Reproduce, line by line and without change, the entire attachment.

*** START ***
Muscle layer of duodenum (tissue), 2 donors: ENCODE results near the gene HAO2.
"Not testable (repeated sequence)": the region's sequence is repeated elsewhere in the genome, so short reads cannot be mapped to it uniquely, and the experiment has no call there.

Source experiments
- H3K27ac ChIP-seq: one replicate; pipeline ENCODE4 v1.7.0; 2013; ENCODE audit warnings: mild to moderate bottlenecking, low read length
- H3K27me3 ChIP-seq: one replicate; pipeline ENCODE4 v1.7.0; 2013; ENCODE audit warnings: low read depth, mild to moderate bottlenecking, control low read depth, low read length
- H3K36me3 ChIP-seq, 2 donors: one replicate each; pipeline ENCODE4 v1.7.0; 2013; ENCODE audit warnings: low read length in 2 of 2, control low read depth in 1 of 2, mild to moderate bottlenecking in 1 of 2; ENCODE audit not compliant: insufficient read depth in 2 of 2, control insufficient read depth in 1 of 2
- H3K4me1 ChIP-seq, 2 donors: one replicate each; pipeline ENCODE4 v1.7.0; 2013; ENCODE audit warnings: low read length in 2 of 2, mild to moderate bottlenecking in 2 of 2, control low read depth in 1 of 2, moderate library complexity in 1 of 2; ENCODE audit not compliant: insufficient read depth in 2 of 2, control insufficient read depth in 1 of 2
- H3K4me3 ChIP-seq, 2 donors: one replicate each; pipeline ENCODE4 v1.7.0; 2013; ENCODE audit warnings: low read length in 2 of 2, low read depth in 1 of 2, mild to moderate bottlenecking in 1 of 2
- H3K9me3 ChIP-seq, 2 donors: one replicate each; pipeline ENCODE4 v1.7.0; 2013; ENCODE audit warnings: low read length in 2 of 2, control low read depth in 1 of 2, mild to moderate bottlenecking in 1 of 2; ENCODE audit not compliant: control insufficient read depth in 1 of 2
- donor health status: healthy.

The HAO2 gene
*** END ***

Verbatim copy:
Muscle layer of duodenum (tissue), 2 donors: ENCODE results near the gene HAO2.
"Not testable (repeated sequence)": the region's sequence is repeated elsewhere in the genome, so short reads cannot be mapped to it uniquely, and the experiment has no call there.

Source experiments
- H3K27ac ChIP-seq: one replicate; pipeline ENCODE4 v1.7.0; 2013; ENCODE audit warnings: mild to moderate bottlenecking, low read length
- H3K27me3 ChIP-seq: one replicate; pipeline ENCODE4 v1.7.0; 2013; ENCODE audit warnings: low read depth, mild to moderate bottlenecking, control low read depth, low read length
- H3K36me3 ChIP-seq, 2 donors: one replicate each; pipeline ENCODE4 v1.7.0; 2013; ENCODE audit warnings: low read length in 2 of 2, control low read depth in 1 of 2, mild to moderate bottlenecking in 1 of 2; ENCODE audit not compliant: insufficient read depth in 2 of 2, control insufficient read depth in 1 of 2
- H3K4me1 ChIP-seq, 2 donors: one replicate each; pipeline ENCODE4 v1.7.0; 2013; ENCODE audit warnings: low read length in 2 of 2, mild to moderate bottlenecking in 2 of 2, control low read depth in 1 of 2, moderate library complexity in 1 of 2; ENCODE audit not compliant: insufficient read depth in 2 of 2, control insufficient read depth in 1 of 2
- H3K4me3 ChIP-seq, 2 donors: one replicate each; pipeline ENCODE4 v1.7.0; 2013; ENCODE audit warnings: low read length in 2 of 2, low read depth in 1 of 2, mild to moderate bottlenecking in 1 of 2
- H3K9me3 ChIP-seq, 2 donors: one replicate each; pipeline ENCODE4 v1.7.0; 2013; ENCODE audit warnings: low read length in 2 of 2, control low read depth in 1 of 2, mild to moderate bottlenecking in 1 of 2; ENCODE audit not compliant: control insufficient read depth in 1 of 2
- donor health status: healthy.

The HAO2 gene